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Houston Chronicle Building At 516 Travis St.


houston1973

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I have a question. why does the Chronicle building hide behind that ugly ficade. They were (are) replacing the ficade or cleaning it. i would love to see how Mr. Jones built the chronicle above and around the old theatre, that is hiding behing that. I think it would look incredible along with all the other building that have fake ficades. The West building was one of those and the ficade was taken out, not the greatest building but looks better without it.

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I facade on the Chronicle building was added during the great facade modernization fad of the 1960s. They probably assumed it gave the complex a more unified look than with the three original structures (Chronicle Building, Milam Building, Majestic Theater). The gold aluminum facade on the West Building was only removed because it had been damaged in a fire.

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  • 3 weeks later...
I facade on the Chronicle building was added during the great facade modernization fad of the 1960s. They probably assumed it gave the complex a more unified look than with the three original structures (Chronicle Building, Milam Building, Majestic Theater). The gold aluminum facade on the West Building was only removed because it had been damaged in a fire.

Exactly correct Subdude. When the Weingartens building was torn down on 808 Praire the new printing plant was built in that location. It was then that all of the buildings facing Texas were incorporated into a single looking facade. The theatre is there

amongst them. Current employees are probably not aware of the layout around this building on the upper floors. Plenty of up and downs as the levels did not all line up in each building. An ADA accessiblity inspector would have had a cow if current rules were in effect back then.

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Exactly correct Subdude. When the Weingartens building was torn down on 808 Praire the new printing plant was built in that location. It was then that all of the buildings facing Texas were incorporated into a single looking facade. The theatre is there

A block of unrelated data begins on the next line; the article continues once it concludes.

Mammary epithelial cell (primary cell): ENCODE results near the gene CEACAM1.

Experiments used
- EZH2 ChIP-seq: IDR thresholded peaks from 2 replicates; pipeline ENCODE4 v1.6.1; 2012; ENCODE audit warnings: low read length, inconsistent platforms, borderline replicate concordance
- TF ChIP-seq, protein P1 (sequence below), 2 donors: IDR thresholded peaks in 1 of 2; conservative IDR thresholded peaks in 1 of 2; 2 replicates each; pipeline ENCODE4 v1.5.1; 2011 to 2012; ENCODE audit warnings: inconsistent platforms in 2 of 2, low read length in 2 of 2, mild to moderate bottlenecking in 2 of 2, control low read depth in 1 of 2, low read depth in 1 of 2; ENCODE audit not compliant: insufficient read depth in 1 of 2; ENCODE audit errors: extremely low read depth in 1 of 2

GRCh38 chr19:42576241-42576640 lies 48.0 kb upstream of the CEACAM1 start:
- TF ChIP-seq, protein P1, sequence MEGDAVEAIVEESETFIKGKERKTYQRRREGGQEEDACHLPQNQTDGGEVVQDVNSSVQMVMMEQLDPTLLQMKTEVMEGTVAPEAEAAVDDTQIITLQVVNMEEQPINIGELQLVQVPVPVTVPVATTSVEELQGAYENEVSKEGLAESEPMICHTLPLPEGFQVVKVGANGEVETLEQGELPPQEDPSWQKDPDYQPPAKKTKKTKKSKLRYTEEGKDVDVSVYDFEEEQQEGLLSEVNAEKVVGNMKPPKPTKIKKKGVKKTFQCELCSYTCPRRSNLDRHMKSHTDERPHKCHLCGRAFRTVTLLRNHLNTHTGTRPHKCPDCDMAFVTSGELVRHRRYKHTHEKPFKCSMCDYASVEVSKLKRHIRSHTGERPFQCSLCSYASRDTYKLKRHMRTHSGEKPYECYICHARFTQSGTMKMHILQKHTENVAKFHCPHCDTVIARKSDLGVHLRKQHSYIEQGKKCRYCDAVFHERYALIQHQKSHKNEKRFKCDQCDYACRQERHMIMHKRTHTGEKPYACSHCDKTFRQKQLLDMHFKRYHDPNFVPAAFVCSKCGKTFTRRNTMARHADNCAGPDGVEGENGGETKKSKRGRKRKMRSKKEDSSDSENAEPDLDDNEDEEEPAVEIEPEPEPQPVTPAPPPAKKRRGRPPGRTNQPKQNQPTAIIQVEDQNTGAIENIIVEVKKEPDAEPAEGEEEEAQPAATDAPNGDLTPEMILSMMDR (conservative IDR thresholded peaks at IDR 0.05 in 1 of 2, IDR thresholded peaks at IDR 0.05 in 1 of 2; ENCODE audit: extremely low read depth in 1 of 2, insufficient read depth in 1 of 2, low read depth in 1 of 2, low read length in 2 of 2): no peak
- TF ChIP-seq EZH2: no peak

amongst them. Current employees are probably not aware of the layout around this building on the upper floors. Plenty of up and downs as the levels did not all line up in each building. An ADA accessiblity inspector would have had a cow if current rules were in effect back then.

Can't help but wonder how many other buildings in that vicinity still have original details "masked" by ugly newer renovations. If we could just peel away the ugliness so these hidden treasures can be seen again. This may seem even more far fetched but could it be possible to research old documents as to where any original materials would have been taken away to? Surely everything didn't end up in the city landfill? Seems bizarre to see items excavated. Someone, somewhere must know if this could be done. Sometimes we hear in the news how construction sites recover relics of all types. Imagine what cool things are hidden underground?

Edited by Vertigo58
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This picture appears to have been taken before the previous one, which shows the old Majestic with some added upper structure. The Chronicle building has also had some exterior enhancements. Anyone know what that building just south of the Chronicle is?

ChronBldg.jpg

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This picture appears to have been taken before the previous one, which shows the old Majestic with some added upper structure. The Chronicle building has also had some exterior enhancements. Anyone know what that building just south of the Chronicle is?

Jesse Jones built the Milam Building in 1919 at the corner of Texas and Milam next to the Majestic Theater. It was later extended over the roof of the theater. In the mid 1940s after the theater had closed all three structures were integrated. The facade dates from 1967.